Perhaps you have been in a relationship which required a significant investment of love in order for the message of Christ to be heard. Perhaps there is a relationship in which you are currently involved that is crying for such love and such revelation. Perhaps it is time to reach into your school, workplace, city, country, and world to develop new relationships with people who are hungry for love and hungry for the message of Christ which makes possible such love.
How can you invite the love of Christ into your relationships?
What is one relationship in your life that needs love to further develop?
What may be the result if you shower love on those with whom you are in relationship?
How might you enter into and develop new relationships?
As the Thessalonians became accepting of Paul's love and saw the joy of Christ through the power of the Holy Spirit, they became imitators of Paul in sharing the Good News (1 Thessalonians 1:6). As a result of Paul's influence, they became an influence in the lives of others: "And so you became model to all the believers in Macedonia and Achaia" (1 Thessalonians 1:7). Paul's relationship with the Thessalonians created a sacred space in which God could influence their faith.
The gift of Christ has to be "caught, not taught"–and so it is significant that we are in Christian relationship with one another so that we can model the love of Christ. Mere words cannot do justice to our eternal promise in him, and so we must strive to live lives worthy of the calling we have received. Our prayer is then that those around us may understand the amazing gift of being in relationship with Christ, and may therefore become imitators, having been influenced by the joy exhibited in the lives of Christians.
What is the value of influencing one another in Christian relationship?
What friendships have influenced you?
Why have you been influenced in those friendships?
Share a story of a time you have influenced a friend in a positive way.
Once we are in Christian relationship with one another, serving God together, we have the great joy of encouraging and supporting one another in the faith, just as Paul did for the Thessalonians (1 Thessalonians 1:2-4).
For what relationships do you regularly thank God?
Do you have a Christian support network?
Who encourages you in your faith?
Who do you encourage in the faith?
Are you receiving the spiritual encouragement and support you need?
Five Ways to Improve Your Friendships
Dietta L. Stewart
A few years ago my friend Tina told me that she might be moving to a new city. This news caused me to realize that I had taken our friendship for granted. For the first time I saw the blessing her friendship had been to me. I also took a look at my other friendships and realized I had some work to do! Here are five ways I found I could improve my friendships. You may find them helpful as well.
Don’t expect one friend to meet all your needs. In their book What Every Mom Needs, Elisa Morgan and Carol Kuykendall write, “Just as no marriage can meet our every need for intimacy, neither can a single friendship”. It is essential to look to more than one friend to meet our special needs for intimacy. If we don’t, we run the risk of becoming overly dependent on that person, expecting more from her than she is capable or even willing to give. That’s when possessiveness sets in to suffocate the relationship. To have a lasting friendship, we must first be willing to let her go and give her room to be who she is. Also, including various friends in our lives will speak to the different aspects of our personality.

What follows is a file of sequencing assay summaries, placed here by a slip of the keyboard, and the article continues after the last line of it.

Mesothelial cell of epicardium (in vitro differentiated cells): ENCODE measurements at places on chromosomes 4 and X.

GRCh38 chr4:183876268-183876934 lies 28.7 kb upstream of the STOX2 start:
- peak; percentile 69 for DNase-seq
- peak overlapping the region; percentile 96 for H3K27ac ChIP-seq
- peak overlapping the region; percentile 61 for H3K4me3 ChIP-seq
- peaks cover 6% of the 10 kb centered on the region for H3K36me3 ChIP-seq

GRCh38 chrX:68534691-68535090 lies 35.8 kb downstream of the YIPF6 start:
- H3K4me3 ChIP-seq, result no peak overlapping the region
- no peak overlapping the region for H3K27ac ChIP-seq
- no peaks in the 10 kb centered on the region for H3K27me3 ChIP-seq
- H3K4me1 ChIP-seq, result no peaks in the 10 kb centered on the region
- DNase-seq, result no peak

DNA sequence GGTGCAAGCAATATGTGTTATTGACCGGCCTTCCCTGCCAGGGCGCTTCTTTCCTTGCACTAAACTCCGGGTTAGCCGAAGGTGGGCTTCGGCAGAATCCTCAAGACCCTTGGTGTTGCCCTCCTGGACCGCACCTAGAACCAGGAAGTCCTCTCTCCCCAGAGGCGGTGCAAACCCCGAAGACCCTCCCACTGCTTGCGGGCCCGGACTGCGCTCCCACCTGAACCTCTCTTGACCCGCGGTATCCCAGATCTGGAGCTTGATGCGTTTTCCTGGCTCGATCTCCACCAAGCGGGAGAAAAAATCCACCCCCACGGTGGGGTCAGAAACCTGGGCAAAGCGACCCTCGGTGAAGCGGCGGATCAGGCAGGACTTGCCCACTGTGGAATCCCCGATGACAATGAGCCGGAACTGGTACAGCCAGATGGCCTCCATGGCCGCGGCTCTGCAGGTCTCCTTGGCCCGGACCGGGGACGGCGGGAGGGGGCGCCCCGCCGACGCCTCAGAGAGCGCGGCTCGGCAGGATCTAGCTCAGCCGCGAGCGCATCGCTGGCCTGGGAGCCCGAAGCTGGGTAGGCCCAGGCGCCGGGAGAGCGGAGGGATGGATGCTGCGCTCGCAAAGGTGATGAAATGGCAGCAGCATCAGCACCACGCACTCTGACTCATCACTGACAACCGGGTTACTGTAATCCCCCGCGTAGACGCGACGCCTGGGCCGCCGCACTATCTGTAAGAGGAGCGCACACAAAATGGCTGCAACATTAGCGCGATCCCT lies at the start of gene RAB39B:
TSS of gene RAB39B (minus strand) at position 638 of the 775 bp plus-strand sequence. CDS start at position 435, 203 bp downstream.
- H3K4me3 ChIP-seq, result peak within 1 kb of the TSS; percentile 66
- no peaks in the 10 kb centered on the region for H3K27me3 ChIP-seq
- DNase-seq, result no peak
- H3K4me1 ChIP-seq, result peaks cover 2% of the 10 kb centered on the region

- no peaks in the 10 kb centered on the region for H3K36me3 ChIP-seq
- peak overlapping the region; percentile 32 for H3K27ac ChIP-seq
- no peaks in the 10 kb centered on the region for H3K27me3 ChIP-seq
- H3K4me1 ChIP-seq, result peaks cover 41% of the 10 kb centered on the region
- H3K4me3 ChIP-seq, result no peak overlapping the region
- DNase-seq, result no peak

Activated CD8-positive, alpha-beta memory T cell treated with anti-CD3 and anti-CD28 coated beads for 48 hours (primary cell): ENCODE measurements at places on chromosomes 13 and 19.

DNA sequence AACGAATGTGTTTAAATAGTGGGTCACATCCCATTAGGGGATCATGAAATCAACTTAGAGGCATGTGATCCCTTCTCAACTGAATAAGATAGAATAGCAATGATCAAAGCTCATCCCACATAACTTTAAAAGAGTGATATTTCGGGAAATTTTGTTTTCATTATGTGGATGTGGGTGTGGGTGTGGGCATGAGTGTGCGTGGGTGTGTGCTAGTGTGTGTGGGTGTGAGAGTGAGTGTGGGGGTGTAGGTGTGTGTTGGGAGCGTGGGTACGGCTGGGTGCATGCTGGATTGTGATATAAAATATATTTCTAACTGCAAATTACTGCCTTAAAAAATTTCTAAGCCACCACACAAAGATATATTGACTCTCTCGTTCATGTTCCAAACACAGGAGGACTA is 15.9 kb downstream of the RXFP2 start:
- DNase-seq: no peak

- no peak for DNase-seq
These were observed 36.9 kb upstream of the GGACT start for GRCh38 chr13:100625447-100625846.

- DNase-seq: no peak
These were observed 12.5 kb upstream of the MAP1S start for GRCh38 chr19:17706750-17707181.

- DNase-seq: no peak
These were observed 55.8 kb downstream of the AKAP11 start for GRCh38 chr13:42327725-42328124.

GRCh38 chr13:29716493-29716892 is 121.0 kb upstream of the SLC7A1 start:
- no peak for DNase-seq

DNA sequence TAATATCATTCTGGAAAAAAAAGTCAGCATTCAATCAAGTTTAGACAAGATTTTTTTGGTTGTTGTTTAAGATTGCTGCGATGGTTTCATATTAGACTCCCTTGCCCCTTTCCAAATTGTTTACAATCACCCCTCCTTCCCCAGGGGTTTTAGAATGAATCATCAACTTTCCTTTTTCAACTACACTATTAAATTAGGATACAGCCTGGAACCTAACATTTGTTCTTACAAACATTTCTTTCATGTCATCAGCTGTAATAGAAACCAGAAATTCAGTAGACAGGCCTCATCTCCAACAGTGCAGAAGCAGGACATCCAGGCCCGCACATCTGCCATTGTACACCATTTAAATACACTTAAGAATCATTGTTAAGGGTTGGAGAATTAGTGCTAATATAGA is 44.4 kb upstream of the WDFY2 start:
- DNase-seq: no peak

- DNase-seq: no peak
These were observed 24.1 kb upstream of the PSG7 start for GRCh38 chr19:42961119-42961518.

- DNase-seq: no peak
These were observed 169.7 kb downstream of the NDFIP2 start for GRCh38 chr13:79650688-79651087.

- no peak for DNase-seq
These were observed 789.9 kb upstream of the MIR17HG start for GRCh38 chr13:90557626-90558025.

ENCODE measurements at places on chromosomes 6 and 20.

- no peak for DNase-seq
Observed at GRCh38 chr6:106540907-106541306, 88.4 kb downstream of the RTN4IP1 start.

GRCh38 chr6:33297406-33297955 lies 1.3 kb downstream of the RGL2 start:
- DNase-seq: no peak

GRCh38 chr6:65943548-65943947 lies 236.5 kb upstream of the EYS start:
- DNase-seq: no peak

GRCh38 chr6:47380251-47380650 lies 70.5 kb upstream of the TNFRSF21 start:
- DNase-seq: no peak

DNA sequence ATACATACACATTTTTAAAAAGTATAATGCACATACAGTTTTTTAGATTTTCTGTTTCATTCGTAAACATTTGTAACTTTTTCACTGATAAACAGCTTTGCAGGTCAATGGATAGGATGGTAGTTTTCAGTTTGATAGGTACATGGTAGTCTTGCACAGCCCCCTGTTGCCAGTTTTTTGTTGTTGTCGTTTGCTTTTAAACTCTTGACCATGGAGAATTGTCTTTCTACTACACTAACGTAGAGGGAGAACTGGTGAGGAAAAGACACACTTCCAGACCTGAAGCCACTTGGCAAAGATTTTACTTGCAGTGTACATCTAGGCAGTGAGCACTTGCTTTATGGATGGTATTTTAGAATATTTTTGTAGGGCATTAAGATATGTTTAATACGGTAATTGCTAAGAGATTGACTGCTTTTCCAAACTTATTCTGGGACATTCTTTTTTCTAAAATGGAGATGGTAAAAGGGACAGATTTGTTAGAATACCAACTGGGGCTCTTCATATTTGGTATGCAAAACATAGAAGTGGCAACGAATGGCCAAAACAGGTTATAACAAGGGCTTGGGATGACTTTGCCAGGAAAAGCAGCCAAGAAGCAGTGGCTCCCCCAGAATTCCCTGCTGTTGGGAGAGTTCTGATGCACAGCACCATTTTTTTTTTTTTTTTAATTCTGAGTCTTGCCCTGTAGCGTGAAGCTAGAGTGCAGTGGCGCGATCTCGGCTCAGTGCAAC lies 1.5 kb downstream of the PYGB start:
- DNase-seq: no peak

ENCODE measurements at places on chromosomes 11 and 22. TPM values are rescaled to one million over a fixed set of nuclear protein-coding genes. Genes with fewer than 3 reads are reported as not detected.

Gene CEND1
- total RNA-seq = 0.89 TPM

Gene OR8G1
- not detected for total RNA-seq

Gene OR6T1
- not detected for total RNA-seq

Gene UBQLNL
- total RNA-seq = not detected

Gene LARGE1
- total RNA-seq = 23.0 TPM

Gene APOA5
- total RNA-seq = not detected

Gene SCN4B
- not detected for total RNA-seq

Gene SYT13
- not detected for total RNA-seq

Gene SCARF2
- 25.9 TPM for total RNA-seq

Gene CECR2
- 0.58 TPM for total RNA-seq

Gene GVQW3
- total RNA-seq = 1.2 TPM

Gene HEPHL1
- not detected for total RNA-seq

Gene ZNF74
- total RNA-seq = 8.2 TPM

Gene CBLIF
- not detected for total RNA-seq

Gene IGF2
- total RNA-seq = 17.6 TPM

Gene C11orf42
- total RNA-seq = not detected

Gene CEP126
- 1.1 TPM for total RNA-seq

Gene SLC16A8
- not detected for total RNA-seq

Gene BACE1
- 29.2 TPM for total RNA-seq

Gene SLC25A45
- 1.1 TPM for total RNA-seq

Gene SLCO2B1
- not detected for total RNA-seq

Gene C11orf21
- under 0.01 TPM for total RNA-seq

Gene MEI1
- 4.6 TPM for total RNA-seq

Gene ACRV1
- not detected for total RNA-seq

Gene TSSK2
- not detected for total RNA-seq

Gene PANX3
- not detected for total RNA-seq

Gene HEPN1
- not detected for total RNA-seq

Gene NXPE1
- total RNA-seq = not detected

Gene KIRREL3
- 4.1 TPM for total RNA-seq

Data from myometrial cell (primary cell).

Find value in yourself and in others. “Do not be awestruck with other people,” wrote the late Norman Vincent Peale in his book, The Power of Positive Thinking. “Most people despite their confident appearance and demeanor are often as scared as you are and as doubtful of themselves.” Realize that each person has something valuable to bring to the relationship. When each friend sees the other this way it brings a healthy balance to the friendship and neither person runs the risk of losing her identity.
Allow friends room to grow. Tina once told me about one of her friends from high school. It was five years before she saw her friend after graduation, and then a couple more years passed before she was able to see her again. But during the time they were together she said, “It was like we’d never left. We could always pick up where we left off.” A good solid friendship picks up where it leaves off. We often wonder, “Don’t we have to see our friends or call them at least twice a day to be close?” The answer is “no”. Most women barely have time to talk heartily with their friends once or twice a week, let alone a day. A friendship should be built on trust. We have to trust that our friends do love us and care for us, even when they can’t see or call us as often as we would like. When a friend needs to take some time away to minister to others or to further develop, we should encourage her efforts and be sensitive to her need.
Accept friends the way they are -- don’t try to change them. Have you ever given a friend advice and then found out later that she didn’t follow through with what you told her? Were you hurt or upset? Did you feel betrayed, like maybe she didn’t trust you? It’s not our responsibility to change or fix our friends. Our purpose is simply to love them. Like us, our friends are “under construction”. If there are any changes to be made God will make them in His time.
Pray for and with your friend. Prayer with a friend is like a tall glass of ice water on a hot summer day – it’s refreshing, it’s cleansing, and it revitalizes the spirit. When I pray with my friends it becomes evident to me that we share more than a friendship. We are sisters, and we share a loving Father.
A few weeks after receiving the news from Tina, I found out that she wasn’t leaving after all. She and her husband decided that where they were was home. Though initially she was happy, she seemed to breathe a huge sigh of relief when she found out she was staying. So did I.
As glad as I was that my friend didn’t leave, I was even more glad that she almost did. If she hadn’t presented me with the mere possibility of her moving, I would have missed an awesome opportunity for growth. Now I am privileged to know the real treasure I have in my friends and I am thankful.
The Christian Counter